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Bipolar pattern

Bud scar

Bipolar pattern

Random pattern

Figure 6.5 Bud site selection in Saccharomyces cerevisiae. The pattern of budding is characterized by the orientation of the bud scars with respect to the birth scar. In calcofluor staining, the birth scars appear as unstained areas whereas the birth scars are brightly fluorescent. In axial pattern the bud scars always lie juxtaposed to the birth scar and to each other forming a continuous line of scars. In bipolar budding, the bud scars are seen opposite to the birth scar and also adjacent to it as shown in the figure. In random pattern, the bud scars are seen arranged randomly on the yeast cell.

selected by observing microcolonies formed after the mother cell has undergone one to three cell divisions under a microscope. The pattern of budding is revealed by the arrangement of the daughter cells with respect to the mother cell in each microcolony. The original genetic screen identified four genes (BUD1, BUD2, BUD3 and BUD4) required for the specification of the axial budding pattern. A fifth gene BUD5 was identified by molecular approaches (Chant et al., 1991). Analysis of the function of the genes in haploids and diploids revealed that BUD1, BUD2 and BUD5 are required by both types of cells to select bud sites at correct positions, whereas mutation in BUD3 and BUD4 affected only haploid cells. Further work from various laboratories identified other genes that distinctly affected bud site selection in haploids and diploids. The mechanism of bud-site selection follows a two-step process. First, the yeast cell integrates intrinsic spatial information to define the site for the growth of the new bud. Proteins that persist at the site of the previous bud from one cell division to the next produce these spatial cues. Localization experiments using GFP-tagged proteins support the persistence of BUD3, BUD4 and BUD10 at previous bud sites after each division cycle. Once the site is selected, the next step involves recruitment of a GTP-binding protein BUD1 and its regulators BUD2 and BUD5 to the site previously marked by BUD3, BUD4 and BUD10, leading to the localized activation of BUD1. It is believed that active BUD1 activates CDC42 locally by interacting with its GTP-exchange factor CDC24. Active CDC42 then induces actin cytoskeletal reorganization by regulating the activity of actin-binding proteins. As a result of cell polarization, the protein transport machinery delivers membranes and components of cell wall biosynthesis at the site of the growing bud.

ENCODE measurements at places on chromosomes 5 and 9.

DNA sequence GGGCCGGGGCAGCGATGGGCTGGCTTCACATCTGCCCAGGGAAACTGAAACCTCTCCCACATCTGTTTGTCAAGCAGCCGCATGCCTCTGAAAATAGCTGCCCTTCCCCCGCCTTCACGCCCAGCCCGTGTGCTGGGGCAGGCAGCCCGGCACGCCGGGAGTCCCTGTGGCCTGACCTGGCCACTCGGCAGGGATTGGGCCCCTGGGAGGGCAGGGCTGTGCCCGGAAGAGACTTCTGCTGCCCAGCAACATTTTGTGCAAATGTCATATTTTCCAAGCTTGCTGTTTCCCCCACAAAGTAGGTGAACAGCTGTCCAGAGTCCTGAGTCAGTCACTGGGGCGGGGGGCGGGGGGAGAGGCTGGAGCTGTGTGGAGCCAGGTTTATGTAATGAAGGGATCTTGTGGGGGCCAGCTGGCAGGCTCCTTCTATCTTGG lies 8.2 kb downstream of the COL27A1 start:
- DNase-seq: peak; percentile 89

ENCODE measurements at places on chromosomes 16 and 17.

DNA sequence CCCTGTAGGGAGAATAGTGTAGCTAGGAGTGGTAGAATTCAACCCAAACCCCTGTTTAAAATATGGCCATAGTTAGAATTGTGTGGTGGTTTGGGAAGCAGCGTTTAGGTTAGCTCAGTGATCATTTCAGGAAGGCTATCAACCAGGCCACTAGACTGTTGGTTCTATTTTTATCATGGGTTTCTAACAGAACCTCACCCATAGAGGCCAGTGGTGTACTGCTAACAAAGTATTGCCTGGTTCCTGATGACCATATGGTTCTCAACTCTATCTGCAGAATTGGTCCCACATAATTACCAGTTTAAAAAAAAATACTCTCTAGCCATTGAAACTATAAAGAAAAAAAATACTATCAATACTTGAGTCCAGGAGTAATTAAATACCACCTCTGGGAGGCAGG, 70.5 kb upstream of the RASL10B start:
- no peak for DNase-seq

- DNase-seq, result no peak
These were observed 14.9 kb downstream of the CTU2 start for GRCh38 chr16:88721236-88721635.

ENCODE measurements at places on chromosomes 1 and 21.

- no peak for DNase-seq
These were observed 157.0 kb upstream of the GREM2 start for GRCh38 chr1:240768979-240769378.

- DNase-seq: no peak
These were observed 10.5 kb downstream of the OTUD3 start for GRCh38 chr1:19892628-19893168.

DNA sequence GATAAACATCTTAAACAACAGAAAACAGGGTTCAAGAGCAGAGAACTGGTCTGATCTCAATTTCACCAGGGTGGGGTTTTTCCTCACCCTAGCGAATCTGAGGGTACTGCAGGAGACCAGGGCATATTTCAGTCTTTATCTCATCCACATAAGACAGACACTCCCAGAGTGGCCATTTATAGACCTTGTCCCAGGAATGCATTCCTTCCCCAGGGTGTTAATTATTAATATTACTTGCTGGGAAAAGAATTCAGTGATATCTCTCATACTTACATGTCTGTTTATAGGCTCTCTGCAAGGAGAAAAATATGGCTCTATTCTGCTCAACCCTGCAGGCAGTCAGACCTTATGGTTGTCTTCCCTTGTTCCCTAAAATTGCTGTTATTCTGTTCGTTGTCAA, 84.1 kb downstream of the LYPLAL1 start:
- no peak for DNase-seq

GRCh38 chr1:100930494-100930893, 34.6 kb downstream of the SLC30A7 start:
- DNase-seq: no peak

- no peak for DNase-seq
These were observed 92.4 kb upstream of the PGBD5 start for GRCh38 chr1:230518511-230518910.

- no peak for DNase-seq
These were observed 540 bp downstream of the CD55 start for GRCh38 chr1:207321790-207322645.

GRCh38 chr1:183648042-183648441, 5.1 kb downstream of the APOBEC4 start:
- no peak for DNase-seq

Bud site selection in diploids is mediated by a different group of landmark proteins BUD8 and BUD9 that mark the poles of the cell by recruiting RAX2p, which persists at the poles for many generations and is believed to activate CDC42p via BUDlp. In the absence of BUD8 or BUD9, RAX2p fails to localize correctly, causing the diploid to bud in a random pattern. A schematic representation of the molecular machinery that guides the axis of polarization during budding is shown in Figure 6.6.

Although it may appear that generation of polarity in unicellular yeast is different from that in epithelial cells of multicellular organisms, the basic core mechanism of

Cdc 24 GEF

Rga 1 Rga 2 Bem 3 GAPS

tifl

Ste 20 Gln 4

Glc 1 Glc 2

Actin microtubules septins

Cdc 42

Figure 6.6 Mechanisms that generate cell polarity during bud-site selection in S. cerevisiae. The spatial landmark proteins on the cell surface guide the cellular machinery to build the axis of polarization through the GTP-binding proteins BUD1 and CDC42. Reproduced with permission Figure 4a from Chant, J. (1999), Ann. Rev. Cell Dev. Biol. 15, 365-391. © Annual Reviews Inc.

organizing the cytoskeleton using CDC42 and actin-binding proteins arose very early during evolution to be used universally by all eukaryotic organisms.

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